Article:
Category

Survey Design

Category

What Is Survey Sampling? Surveys would be meaningless and incomplete without accounting for the respondents that they’re aimed at. The best survey design practices keep the target population at the core of their thought process. ‘All the residents of the Dharavi slums in Mumbai’, ‘every NGO in Calcutta’ and ‘all students below the age of 16 in Manipur’ are examples…

Writing a survey for a mobile app requires a different strategy than a survey taken with pen and paper or on a desktop computer. Mobile data collection is a completely different experience than standard surveys, and a mobile-friendly survey should reflect that. Below are some strategic and technical elements to consider when designing a survey for a mobile platform. 1.…

Data is undoubtedly valuable. It offers unprecedented insights into past trends and future predictions that few other non-numerical sources can match, making it an invaluable resource in policy making and social, political and economic understanding. However, data can only be useful if it is accurate and reliable. There are some major obstacles that can stand in the way of credible data collection…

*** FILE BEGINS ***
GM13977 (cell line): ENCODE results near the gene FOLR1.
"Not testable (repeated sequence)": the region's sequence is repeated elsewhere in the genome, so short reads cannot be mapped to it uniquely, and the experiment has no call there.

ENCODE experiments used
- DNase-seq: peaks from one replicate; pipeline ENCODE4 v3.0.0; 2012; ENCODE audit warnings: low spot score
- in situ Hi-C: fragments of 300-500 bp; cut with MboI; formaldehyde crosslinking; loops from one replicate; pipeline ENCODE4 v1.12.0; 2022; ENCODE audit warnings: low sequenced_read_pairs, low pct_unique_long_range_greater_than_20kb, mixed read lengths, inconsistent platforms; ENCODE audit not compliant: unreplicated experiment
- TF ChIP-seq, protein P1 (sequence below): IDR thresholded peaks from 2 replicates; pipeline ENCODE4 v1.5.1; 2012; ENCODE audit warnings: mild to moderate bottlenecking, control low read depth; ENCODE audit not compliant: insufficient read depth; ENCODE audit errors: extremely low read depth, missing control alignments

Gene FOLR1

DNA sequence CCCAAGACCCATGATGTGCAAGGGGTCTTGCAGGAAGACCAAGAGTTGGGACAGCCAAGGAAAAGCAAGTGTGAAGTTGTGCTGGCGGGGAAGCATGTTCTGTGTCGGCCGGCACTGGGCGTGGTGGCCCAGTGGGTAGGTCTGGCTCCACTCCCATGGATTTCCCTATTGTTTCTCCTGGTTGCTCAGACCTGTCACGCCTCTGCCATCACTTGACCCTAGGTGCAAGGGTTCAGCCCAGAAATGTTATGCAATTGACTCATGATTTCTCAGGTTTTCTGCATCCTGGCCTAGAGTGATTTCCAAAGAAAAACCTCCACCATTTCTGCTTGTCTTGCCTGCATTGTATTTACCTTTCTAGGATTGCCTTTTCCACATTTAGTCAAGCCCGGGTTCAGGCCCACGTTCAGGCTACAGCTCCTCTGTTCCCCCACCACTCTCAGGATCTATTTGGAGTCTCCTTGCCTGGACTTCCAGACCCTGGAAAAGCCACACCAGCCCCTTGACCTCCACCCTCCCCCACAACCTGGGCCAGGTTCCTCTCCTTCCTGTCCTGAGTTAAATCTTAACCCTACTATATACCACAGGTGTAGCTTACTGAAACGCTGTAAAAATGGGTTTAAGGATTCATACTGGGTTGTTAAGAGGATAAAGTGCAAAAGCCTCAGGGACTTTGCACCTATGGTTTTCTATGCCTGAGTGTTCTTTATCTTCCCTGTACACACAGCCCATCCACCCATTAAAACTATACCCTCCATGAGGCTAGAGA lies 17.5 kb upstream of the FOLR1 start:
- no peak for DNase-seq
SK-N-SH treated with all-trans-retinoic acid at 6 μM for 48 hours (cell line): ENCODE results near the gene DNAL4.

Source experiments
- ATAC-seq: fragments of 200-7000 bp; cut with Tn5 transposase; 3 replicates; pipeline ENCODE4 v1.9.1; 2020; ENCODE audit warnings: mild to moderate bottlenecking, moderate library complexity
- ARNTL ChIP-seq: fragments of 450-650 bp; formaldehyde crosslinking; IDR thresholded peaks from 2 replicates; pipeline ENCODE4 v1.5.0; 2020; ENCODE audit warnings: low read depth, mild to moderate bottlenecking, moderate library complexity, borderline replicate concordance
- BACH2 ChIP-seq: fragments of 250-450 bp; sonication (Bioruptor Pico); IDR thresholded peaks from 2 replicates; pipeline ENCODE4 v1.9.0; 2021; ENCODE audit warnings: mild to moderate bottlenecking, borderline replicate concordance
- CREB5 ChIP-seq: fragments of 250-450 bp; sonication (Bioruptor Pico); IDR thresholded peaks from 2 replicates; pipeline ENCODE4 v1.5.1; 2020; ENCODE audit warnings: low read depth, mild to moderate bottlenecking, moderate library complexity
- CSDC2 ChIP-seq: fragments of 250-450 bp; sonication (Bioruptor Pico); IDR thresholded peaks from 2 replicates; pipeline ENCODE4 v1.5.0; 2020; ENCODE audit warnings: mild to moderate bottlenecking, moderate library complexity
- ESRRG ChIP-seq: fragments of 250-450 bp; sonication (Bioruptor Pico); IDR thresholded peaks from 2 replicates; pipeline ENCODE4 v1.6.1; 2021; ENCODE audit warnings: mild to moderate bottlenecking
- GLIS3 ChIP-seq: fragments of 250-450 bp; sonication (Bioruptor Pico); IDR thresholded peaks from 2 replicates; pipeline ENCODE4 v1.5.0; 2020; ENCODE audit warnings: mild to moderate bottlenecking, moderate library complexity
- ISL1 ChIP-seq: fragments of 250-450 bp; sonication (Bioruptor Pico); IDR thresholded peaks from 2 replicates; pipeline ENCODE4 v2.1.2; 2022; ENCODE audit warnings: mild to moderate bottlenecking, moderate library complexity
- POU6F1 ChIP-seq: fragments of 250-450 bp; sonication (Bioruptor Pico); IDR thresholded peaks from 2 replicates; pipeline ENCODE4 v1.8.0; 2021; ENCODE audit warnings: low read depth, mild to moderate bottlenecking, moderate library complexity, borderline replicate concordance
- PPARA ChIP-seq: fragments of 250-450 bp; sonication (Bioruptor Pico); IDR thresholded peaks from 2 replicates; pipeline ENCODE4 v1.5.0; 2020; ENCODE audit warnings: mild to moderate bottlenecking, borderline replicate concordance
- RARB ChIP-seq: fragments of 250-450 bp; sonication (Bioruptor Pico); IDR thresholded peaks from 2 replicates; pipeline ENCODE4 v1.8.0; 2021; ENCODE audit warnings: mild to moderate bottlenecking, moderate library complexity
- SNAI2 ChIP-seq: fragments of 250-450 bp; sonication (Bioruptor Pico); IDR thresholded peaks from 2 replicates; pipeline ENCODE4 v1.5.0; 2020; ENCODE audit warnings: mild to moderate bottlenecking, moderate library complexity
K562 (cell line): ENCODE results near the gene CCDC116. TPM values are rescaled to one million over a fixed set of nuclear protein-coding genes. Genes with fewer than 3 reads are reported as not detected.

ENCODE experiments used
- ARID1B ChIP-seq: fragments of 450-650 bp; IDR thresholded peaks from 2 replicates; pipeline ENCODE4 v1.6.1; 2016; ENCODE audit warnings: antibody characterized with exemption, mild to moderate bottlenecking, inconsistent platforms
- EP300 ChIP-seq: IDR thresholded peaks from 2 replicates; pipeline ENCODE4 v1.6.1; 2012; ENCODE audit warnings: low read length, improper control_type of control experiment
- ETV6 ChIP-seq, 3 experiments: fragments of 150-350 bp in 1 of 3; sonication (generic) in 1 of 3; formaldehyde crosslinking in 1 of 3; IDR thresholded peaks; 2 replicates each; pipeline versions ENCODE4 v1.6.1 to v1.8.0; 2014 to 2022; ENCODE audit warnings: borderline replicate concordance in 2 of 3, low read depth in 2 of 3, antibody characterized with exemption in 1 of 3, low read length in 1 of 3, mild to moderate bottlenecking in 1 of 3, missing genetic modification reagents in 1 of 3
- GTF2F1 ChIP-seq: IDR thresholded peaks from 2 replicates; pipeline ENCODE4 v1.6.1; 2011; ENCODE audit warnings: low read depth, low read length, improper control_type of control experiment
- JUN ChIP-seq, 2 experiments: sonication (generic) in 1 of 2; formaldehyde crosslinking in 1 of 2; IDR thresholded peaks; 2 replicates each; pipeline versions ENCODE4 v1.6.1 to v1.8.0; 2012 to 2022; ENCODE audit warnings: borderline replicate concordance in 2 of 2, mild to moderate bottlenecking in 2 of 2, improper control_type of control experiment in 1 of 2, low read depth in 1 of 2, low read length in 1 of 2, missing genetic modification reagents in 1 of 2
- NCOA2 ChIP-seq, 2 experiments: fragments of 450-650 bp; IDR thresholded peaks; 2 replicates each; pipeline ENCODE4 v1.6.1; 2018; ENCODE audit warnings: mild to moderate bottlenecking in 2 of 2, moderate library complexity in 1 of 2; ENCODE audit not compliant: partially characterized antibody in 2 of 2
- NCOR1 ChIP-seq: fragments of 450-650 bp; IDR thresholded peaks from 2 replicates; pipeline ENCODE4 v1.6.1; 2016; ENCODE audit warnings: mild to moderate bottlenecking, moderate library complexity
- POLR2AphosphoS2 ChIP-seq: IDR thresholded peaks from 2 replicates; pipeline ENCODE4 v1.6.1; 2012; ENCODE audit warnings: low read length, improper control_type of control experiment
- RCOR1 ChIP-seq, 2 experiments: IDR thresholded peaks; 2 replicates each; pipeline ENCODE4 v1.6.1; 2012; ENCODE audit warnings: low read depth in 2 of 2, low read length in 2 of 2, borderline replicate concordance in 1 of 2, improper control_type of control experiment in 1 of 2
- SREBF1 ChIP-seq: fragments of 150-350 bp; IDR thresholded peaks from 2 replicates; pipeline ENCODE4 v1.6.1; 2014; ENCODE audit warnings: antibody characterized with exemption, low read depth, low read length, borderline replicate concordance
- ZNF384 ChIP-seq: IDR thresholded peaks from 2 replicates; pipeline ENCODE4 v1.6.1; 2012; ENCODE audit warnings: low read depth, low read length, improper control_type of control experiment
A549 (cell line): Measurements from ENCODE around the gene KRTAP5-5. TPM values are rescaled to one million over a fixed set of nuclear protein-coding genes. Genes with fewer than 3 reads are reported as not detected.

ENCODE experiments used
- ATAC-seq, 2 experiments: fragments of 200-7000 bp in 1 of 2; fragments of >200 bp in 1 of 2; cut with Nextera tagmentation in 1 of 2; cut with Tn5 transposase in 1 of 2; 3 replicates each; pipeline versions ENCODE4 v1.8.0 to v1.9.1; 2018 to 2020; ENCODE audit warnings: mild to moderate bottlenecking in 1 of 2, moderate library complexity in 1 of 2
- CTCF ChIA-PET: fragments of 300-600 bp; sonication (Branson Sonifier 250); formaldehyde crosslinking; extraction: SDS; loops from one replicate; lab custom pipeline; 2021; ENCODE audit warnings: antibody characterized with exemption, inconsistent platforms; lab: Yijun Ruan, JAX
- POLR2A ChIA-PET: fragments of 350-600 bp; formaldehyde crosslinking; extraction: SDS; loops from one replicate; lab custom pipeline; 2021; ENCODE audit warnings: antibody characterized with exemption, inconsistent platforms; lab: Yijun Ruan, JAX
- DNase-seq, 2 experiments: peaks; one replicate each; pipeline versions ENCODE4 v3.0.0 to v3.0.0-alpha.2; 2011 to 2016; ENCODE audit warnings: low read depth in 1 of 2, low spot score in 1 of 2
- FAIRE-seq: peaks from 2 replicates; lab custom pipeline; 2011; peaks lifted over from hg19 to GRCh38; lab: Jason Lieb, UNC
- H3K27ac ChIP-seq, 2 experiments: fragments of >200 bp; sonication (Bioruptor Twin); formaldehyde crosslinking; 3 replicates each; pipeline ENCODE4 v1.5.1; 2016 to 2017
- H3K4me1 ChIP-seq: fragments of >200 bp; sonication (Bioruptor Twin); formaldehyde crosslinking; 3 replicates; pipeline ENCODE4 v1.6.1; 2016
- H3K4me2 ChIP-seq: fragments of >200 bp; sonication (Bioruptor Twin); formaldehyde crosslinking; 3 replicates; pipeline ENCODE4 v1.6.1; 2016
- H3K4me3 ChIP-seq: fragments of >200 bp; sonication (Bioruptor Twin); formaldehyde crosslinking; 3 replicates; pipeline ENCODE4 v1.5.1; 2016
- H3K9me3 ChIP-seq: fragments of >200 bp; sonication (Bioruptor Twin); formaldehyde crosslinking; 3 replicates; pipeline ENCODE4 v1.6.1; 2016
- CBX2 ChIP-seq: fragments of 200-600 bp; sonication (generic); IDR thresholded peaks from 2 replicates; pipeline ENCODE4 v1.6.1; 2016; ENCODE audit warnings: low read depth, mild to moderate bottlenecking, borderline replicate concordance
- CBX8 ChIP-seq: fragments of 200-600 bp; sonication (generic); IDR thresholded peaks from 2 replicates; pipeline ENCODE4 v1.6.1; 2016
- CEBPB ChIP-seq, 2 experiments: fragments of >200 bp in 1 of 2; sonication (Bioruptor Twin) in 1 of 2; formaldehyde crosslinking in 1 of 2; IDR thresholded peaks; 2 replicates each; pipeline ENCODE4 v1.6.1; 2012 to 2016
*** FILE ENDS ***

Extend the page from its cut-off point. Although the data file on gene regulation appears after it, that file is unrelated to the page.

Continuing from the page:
The road to a good monitoring and evaluation system is paved with a sound baseline survey. A survey is an integral part of effective data collection and analysis. While it might seem obvious that baseline information is necessary to understanding the cause and/or effect of any study or policy implementation, baseline surveys often don’t get the attention and effort they…

What Is Probability Sampling? Population sampling is the process of picking a representative subset of a population, in order to conduct research over the entire population. While the most accurate results can be obtained if the entire population is considered, it is neither feasible nor practical. This is exactly why the Census of India, which covers every Indian citizen, is…

What is sampling? Sampling is the process of selecting entities (e.g., people, organizations) from a population of specific interest. By studying this sample, we can generalize our results back to the larger population from which the sample was chosen. There are two main types of sampling methods: probabilistic and non-probabilistic. In probabilistic or random sampling, the sample population is selected…